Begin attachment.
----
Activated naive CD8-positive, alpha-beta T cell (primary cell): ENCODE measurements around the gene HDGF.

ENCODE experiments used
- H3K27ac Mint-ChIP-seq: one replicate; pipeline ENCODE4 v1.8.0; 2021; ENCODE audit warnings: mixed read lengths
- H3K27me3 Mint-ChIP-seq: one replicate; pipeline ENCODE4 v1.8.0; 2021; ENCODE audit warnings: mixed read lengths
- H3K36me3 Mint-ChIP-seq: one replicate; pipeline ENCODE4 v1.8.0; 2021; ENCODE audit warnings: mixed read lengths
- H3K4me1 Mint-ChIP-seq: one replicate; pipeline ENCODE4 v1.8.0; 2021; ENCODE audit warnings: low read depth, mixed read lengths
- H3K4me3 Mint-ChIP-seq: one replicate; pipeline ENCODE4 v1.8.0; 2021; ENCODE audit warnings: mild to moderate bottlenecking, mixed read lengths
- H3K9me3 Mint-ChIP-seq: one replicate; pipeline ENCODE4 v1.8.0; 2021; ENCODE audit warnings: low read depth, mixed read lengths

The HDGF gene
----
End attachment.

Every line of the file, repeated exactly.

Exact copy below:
Activated naive CD8-positive, alpha-beta T cell (primary cell): ENCODE measurements around the gene HDGF.

ENCODE experiments used
- H3K27ac Mint-ChIP-seq: one replicate; pipeline ENCODE4 v1.8.0; 2021; ENCODE audit warnings: mixed read lengths
- H3K27me3 Mint-ChIP-seq: one replicate; pipeline ENCODE4 v1.8.0; 2021; ENCODE audit warnings: mixed read lengths
- H3K36me3 Mint-ChIP-seq: one replicate; pipeline ENCODE4 v1.8.0; 2021; ENCODE audit warnings: mixed read lengths
- H3K4me1 Mint-ChIP-seq: one replicate; pipeline ENCODE4 v1.8.0; 2021; ENCODE audit warnings: low read depth, mixed read lengths
- H3K4me3 Mint-ChIP-seq: one replicate; pipeline ENCODE4 v1.8.0; 2021; ENCODE audit warnings: mild to moderate bottlenecking, mixed read lengths
- H3K9me3 Mint-ChIP-seq: one replicate; pipeline ENCODE4 v1.8.0; 2021; ENCODE audit warnings: low read depth, mixed read lengths

The HDGF gene